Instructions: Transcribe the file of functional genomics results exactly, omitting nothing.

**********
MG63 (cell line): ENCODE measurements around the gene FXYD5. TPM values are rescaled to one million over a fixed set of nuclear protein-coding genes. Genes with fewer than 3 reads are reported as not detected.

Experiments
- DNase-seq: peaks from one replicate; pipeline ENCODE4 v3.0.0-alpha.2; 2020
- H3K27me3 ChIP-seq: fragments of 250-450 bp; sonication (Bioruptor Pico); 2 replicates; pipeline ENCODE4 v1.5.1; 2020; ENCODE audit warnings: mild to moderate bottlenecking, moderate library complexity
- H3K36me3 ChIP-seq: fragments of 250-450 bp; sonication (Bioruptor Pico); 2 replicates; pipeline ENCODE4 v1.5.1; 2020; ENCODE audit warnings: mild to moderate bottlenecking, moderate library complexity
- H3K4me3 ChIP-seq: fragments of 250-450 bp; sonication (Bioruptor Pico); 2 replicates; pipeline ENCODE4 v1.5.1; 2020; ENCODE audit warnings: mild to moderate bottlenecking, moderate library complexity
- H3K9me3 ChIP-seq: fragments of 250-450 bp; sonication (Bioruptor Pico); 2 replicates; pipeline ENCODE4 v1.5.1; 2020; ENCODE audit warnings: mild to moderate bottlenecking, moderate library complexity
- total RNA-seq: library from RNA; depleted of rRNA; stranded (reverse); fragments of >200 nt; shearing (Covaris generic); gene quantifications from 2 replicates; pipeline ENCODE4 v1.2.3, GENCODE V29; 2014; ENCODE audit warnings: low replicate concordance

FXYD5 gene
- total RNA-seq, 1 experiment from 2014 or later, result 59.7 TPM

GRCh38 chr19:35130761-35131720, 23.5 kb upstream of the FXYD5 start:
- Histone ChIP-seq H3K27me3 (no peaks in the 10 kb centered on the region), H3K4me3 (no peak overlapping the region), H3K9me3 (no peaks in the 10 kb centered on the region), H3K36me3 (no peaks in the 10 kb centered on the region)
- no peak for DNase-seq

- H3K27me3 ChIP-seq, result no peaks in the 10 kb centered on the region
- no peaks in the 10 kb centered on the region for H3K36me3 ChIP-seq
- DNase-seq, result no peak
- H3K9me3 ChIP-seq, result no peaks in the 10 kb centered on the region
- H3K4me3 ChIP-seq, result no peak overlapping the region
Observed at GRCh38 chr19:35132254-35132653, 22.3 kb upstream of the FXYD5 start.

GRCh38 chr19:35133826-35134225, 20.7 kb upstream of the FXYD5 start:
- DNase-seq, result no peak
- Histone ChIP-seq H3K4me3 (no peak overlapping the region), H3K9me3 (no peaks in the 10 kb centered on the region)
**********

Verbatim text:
MG63 (cell line): ENCODE measurements around the gene FXYD5. TPM values are rescaled to one million over a fixed set of nuclear protein-coding genes. Genes with fewer than 3 reads are reported as not detected.

Experiments
- DNase-seq: peaks from one replicate; pipeline ENCODE4 v3.0.0-alpha.2; 2020
- H3K27me3 ChIP-seq: fragments of 250-450 bp; sonication (Bioruptor Pico); 2 replicates; pipeline ENCODE4 v1.5.1; 2020; ENCODE audit warnings: mild to moderate bottlenecking, moderate library complexity
- H3K36me3 ChIP-seq: fragments of 250-450 bp; sonication (Bioruptor Pico); 2 replicates; pipeline ENCODE4 v1.5.1; 2020; ENCODE audit warnings: mild to moderate bottlenecking, moderate library complexity
- H3K4me3 ChIP-seq: fragments of 250-450 bp; sonication (Bioruptor Pico); 2 replicates; pipeline ENCODE4 v1.5.1; 2020; ENCODE audit warnings: mild to moderate bottlenecking, moderate library complexity
- H3K9me3 ChIP-seq: fragments of 250-450 bp; sonication (Bioruptor Pico); 2 replicates; pipeline ENCODE4 v1.5.1; 2020; ENCODE audit warnings: mild to moderate bottlenecking, moderate library complexity
- total RNA-seq: library from RNA; depleted of rRNA; stranded (reverse); fragments of >200 nt; shearing (Covaris generic); gene quantifications from 2 replicates; pipeline ENCODE4 v1.2.3, GENCODE V29; 2014; ENCODE audit warnings: low replicate concordance

FXYD5 gene
- total RNA-seq, 1 experiment from 2014 or later, result 59.7 TPM

GRCh38 chr19:35130761-35131720, 23.5 kb upstream of the FXYD5 start:
- Histone ChIP-seq H3K27me3 (no peaks in the 10 kb centered on the region), H3K4me3 (no peak overlapping the region), H3K9me3 (no peaks in the 10 kb centered on the region), H3K36me3 (no peaks in the 10 kb centered on the region)
- no peak for DNase-seq

- H3K27me3 ChIP-seq, result no peaks in the 10 kb centered on the region
- no peaks in the 10 kb centered on the region for H3K36me3 ChIP-seq
- DNase-seq, result no peak
- H3K9me3 ChIP-seq, result no peaks in the 10 kb centered on the region
- H3K4me3 ChIP-seq, result no peak overlapping the region
Observed at GRCh38 chr19:35132254-35132653, 22.3 kb upstream of the FXYD5 start.

GRCh38 chr19:35133826-35134225, 20.7 kb upstream of the FXYD5 start:
- DNase-seq, result no peak
- Histone ChIP-seq H3K4me3 (no peak overlapping the region), H3K9me3 (no peaks in the 10 kb centered on the region)